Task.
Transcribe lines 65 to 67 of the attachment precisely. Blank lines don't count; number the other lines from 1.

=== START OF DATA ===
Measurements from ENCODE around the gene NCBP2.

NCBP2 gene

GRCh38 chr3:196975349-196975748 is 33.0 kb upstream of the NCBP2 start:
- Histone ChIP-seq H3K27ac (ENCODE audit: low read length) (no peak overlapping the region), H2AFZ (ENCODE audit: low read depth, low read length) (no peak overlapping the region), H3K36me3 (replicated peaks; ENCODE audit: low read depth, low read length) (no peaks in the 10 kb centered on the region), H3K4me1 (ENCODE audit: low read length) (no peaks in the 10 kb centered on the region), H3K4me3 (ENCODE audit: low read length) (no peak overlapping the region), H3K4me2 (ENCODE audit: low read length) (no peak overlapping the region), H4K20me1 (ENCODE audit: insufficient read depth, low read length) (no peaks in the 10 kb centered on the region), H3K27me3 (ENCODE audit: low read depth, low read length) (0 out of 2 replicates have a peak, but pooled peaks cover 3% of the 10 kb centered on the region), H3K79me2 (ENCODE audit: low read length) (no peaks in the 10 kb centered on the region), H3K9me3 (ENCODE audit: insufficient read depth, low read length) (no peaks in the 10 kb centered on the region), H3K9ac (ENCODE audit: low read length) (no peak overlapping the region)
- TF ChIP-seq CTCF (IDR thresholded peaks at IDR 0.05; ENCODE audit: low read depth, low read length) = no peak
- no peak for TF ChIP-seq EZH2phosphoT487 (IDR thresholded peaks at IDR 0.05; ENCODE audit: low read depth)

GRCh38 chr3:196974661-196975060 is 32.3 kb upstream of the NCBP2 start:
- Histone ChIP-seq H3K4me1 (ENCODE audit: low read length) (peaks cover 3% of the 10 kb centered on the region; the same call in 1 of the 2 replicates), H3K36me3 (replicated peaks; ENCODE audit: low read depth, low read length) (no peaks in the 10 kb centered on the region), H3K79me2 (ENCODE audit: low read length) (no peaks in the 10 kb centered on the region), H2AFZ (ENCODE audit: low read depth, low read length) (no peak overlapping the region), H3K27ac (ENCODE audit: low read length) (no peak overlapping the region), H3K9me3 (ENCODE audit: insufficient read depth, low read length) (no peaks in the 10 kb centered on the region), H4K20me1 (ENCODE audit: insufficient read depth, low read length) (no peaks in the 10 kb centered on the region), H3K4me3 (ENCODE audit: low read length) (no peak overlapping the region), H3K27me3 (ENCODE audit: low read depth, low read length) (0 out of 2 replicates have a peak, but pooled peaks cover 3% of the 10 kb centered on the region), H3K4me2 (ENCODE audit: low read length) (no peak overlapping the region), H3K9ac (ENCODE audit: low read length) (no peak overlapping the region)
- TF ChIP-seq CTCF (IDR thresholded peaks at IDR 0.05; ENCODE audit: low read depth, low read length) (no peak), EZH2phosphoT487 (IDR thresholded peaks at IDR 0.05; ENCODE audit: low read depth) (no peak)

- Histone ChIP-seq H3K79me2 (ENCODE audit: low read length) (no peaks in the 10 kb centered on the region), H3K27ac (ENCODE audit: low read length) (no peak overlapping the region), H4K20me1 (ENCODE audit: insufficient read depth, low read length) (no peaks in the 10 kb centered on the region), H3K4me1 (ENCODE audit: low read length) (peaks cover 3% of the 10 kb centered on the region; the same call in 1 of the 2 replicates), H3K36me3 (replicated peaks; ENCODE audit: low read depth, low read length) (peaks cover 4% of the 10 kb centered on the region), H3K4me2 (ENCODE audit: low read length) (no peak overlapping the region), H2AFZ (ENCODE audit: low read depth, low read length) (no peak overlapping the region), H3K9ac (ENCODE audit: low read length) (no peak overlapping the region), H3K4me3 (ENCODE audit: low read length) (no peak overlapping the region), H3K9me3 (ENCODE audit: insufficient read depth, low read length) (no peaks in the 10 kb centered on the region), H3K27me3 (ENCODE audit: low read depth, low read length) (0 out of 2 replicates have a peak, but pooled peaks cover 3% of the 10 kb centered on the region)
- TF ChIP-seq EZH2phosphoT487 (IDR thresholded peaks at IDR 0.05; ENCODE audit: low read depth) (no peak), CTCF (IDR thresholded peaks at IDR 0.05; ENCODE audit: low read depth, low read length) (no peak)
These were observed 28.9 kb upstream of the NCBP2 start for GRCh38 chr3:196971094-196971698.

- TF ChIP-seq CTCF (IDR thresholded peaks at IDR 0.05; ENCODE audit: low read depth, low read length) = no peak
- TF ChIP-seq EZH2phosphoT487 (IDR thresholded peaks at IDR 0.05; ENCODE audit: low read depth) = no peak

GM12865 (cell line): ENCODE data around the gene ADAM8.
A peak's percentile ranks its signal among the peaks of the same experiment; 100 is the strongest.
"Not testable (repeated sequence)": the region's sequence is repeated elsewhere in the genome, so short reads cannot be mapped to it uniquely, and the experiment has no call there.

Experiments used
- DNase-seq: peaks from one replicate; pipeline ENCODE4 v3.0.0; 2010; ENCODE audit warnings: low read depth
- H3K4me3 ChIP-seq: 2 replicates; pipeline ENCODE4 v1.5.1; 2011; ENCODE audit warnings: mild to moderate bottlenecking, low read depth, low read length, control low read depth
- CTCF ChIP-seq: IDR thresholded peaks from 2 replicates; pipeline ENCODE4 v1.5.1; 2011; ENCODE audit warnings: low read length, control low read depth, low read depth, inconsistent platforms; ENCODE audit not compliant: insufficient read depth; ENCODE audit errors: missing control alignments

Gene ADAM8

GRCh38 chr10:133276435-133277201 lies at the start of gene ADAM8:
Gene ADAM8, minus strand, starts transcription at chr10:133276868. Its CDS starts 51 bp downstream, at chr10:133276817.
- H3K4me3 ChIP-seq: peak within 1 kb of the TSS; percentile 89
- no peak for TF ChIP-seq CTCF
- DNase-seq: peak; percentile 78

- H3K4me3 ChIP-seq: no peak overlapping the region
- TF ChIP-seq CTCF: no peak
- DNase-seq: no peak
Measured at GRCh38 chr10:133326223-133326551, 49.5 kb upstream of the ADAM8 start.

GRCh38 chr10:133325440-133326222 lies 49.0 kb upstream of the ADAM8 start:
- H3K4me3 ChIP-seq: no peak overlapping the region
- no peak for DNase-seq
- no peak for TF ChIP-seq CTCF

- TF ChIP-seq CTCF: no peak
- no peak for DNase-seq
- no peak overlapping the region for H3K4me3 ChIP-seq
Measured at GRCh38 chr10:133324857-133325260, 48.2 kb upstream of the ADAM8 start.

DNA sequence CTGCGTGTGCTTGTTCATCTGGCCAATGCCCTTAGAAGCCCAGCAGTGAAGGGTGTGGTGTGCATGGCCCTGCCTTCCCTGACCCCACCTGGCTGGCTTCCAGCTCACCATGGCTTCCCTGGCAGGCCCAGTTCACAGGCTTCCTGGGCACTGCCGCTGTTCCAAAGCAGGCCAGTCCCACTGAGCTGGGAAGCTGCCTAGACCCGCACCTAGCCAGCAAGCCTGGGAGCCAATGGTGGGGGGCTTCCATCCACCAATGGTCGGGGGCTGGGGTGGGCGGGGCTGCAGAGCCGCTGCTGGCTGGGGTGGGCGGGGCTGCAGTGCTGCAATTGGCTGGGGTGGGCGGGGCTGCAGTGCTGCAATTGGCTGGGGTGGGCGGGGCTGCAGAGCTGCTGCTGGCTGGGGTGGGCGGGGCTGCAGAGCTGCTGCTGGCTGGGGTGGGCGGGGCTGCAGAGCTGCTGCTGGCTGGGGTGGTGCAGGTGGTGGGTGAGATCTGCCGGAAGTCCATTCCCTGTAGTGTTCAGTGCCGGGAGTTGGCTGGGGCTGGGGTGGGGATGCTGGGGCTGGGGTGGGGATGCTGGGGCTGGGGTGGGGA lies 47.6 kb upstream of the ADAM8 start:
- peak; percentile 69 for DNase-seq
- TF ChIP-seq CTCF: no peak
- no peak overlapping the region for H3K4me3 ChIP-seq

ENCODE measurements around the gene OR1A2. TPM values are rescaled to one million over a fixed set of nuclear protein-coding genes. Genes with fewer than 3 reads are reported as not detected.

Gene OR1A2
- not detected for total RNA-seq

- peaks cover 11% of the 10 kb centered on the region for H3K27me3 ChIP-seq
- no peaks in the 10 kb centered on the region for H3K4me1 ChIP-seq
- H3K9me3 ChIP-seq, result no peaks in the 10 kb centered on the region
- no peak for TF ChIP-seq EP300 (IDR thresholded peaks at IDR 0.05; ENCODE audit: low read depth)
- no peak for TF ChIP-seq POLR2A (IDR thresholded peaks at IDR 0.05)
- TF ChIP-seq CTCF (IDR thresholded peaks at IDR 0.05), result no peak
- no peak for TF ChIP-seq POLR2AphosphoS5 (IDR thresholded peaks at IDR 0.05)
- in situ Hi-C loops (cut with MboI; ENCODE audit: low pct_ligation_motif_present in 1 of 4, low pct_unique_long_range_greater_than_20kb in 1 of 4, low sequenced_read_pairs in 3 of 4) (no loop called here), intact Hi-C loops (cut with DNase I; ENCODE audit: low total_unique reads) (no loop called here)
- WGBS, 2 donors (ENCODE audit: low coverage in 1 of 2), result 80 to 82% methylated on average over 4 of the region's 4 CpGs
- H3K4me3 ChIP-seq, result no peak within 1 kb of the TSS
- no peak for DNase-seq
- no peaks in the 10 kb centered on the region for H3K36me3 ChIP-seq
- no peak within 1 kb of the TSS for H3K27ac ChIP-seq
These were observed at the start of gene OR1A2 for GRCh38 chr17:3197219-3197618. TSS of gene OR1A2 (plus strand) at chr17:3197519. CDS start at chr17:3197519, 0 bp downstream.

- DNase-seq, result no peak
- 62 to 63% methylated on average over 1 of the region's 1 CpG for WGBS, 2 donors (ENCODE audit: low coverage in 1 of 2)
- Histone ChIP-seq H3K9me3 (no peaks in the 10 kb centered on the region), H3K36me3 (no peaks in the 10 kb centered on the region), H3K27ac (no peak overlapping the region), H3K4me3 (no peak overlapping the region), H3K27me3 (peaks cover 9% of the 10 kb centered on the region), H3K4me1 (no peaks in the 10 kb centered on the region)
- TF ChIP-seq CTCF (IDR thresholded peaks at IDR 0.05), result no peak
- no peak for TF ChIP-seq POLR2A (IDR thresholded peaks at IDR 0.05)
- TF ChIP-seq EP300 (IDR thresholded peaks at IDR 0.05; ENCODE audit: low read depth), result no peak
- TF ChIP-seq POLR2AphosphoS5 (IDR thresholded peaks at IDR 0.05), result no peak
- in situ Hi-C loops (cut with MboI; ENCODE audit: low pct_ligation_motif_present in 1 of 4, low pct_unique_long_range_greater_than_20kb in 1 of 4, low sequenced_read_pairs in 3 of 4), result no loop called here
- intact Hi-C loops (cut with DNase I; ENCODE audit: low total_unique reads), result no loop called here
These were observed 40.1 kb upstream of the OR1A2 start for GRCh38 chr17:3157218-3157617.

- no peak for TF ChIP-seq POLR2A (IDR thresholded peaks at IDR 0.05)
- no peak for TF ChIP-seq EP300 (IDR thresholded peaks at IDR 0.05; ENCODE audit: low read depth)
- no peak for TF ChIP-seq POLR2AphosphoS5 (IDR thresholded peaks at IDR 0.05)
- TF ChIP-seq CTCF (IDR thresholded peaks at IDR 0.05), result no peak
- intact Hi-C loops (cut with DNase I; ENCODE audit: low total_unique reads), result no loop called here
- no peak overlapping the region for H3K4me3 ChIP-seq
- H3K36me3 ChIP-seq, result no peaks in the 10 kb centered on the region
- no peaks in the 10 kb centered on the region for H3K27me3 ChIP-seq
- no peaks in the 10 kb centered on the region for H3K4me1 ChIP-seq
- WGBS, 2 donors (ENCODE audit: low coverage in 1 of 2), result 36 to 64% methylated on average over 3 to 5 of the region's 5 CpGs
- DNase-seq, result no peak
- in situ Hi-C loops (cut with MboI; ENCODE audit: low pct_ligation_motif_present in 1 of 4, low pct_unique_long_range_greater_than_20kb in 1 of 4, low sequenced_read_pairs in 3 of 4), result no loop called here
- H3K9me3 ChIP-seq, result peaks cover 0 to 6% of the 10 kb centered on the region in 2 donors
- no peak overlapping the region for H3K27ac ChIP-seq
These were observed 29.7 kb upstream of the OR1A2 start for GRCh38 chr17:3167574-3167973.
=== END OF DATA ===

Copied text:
- no peak for TF ChIP-seq POLR2A (IDR thresholded peaks at IDR 0.05)
- TF ChIP-seq EP300 (IDR thresholded peaks at IDR 0.05; ENCODE audit: low read depth), result no peak
- TF ChIP-seq POLR2AphosphoS5 (IDR thresholded peaks at IDR 0.05), result no peak